A union leader is concerned a precedent could be set which would challenge New Zealand's sovereignty if the Government changes labour laws to entice Warner Brothers to film The Hobbit in the country.
A decision on where American studio Warner Bros will make the movies is expected by the end of the week.
A meeting last night between Warner executives and senior Government ministers pinpointed labour laws as the greatest issue.
Mr Key said the "paramount" problem was that film workers on independent contracts could be legally seen as employees, even if their contracts specifically called them contractors.
That followed a Supreme Court ruling in 2005 on James Bryson, a model maker on the Lord of the Rings movies, who was deemed an employee, even though he was hired as a contractor.
"They're not arguing people can't be employees," Mr Key said.
"They're just saying that if someone is engaged by their production company as a contractor, they want to know if that's how it's going to end up, and if it doesn't, that has other economic consequences for them.
"They're out of here, if we can't give them the clarity. There's no question about that."
But Council of Trade Unions President Helen Kelly this morning accused the Government of manipulating the situation to push through labour changes which could disadvantage workers.
"I think the Government is being very opportunistic - they've shown a disregard for workers rights (in the past)," she told nzherald.co.nz.
Ms Kelly said the move could set a precedent.
"If this is their response to this corporation - what about the next corporation and the next corporation?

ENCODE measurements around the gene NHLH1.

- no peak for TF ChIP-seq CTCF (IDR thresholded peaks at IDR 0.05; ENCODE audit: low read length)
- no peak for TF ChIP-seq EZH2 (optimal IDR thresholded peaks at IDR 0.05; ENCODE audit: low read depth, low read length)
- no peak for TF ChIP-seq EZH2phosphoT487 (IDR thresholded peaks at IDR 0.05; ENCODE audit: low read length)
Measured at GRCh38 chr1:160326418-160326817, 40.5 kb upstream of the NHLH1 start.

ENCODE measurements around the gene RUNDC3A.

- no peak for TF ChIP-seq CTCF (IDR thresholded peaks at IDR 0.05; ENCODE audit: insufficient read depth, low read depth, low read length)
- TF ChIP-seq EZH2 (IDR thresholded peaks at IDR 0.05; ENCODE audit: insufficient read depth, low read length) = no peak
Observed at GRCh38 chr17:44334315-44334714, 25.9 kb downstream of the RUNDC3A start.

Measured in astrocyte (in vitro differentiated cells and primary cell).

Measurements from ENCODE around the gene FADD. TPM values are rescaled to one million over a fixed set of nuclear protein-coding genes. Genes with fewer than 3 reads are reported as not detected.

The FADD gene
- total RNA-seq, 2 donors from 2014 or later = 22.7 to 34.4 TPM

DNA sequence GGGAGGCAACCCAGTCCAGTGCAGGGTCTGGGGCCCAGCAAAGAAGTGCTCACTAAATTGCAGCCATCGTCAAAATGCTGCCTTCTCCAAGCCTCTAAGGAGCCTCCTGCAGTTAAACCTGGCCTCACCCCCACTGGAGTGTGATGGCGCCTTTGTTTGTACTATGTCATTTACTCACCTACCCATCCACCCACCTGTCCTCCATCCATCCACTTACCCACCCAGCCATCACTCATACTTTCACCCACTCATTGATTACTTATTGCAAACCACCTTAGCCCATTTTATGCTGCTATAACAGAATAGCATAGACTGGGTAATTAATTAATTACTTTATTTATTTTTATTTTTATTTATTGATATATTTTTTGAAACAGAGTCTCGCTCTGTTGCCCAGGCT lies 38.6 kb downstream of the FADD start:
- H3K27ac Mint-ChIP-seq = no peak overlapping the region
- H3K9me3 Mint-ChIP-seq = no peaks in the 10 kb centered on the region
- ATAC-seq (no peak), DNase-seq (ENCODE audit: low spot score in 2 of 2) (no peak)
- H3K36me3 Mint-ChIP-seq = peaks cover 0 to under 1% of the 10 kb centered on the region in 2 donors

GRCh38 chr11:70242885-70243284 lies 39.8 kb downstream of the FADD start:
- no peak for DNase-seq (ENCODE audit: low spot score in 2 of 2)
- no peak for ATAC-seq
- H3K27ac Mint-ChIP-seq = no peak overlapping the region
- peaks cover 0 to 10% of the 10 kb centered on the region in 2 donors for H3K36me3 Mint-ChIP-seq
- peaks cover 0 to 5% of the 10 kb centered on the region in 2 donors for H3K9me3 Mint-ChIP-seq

"This Government is getting angsty about selling land to foreigners - well we can't sell laws to foreigners either. We are a sovereign nation.
Ms Kelly said the discussed changes were unrelated to the dispute, which she said was "completely settled".
The Media Entertainment and Arts Alliance and the associated New Zealand Actors' Equity have promised no further industrial action will be taken against the two films.
"Clearly a group of actors wanting a collective agreement is not the issue here," she said. "What they are worrying about is financial assurances."
Employment law specialist
Employment law specialist Jane Latimer said it was impossible to give that guarantee without changing the law.
"The current law cannot give them that assurance, because every person who works for any organisation is entitled to apply to the Employment Relations Authority or the court for a declaration as to their status employee or contractor.
Under current law, it did not matter what the contract said.
What mattered was "what the parties intended and what the true nature of the relationship is".
A new law would have to be introduced to ensure film workers hired as contractors would retain that as their legal status.
"It would almost have to be The Hobbit Amendment Act. It would have to be a special amendment to the law just for this case. Then that is a guarantee," Ms Latimer said.
Mr Key said all options were on the table, including looking at a special law for this project, or a special law for all film workers.